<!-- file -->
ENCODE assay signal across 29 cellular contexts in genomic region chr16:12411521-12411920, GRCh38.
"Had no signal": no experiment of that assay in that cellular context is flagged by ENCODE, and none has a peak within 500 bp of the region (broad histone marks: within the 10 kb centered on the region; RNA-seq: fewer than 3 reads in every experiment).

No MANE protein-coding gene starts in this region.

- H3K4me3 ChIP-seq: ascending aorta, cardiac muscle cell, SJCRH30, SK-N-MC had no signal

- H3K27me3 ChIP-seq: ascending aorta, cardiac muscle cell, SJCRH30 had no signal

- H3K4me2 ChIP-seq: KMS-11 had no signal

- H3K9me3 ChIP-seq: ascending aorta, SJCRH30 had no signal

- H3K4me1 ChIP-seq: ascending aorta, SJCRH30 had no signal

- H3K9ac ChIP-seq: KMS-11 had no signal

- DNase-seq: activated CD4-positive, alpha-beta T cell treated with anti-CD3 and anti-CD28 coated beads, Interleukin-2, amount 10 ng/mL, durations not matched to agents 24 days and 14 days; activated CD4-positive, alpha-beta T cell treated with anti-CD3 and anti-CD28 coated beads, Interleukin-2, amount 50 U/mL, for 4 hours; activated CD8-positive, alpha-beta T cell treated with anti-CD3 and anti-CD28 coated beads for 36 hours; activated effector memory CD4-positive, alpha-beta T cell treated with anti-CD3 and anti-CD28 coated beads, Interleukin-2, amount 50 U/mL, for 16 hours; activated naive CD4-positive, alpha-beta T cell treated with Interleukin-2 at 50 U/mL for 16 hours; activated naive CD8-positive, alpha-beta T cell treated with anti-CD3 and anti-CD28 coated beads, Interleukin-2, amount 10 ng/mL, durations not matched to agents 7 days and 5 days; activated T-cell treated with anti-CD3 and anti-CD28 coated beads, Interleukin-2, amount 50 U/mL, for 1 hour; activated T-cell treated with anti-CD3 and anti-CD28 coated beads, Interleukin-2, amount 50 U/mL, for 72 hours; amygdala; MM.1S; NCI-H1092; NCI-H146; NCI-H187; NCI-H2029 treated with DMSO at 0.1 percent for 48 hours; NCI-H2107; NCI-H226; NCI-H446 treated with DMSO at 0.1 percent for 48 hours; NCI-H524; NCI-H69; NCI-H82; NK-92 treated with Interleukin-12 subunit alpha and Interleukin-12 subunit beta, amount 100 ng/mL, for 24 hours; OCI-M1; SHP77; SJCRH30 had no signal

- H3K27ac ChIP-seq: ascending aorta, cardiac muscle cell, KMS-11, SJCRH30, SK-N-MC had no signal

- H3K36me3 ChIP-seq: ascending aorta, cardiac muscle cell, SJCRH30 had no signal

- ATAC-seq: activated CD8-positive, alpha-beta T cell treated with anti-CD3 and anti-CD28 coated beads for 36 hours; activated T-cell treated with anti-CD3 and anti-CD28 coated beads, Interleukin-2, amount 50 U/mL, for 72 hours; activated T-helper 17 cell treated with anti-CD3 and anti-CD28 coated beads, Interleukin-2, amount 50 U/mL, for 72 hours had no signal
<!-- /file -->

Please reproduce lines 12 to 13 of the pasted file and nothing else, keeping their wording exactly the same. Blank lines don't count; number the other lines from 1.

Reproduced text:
- H3K36me3 ChIP-seq: ascending aorta, cardiac muscle cell, SJCRH30 had no signal

- ATAC-seq: activated CD8-positive, alpha-beta T cell treated with anti-CD3 and anti-CD28 coated beads for 36 hours; activated T-cell treated with anti-CD3 and anti-CD28 coated beads, Interleukin-2, amount 50 U/mL, for 72 hours; activated T-helper 17 cell treated with anti-CD3 and anti-CD28 coated beads, Interleukin-2, amount 50 U/mL, for 72 hours had no signal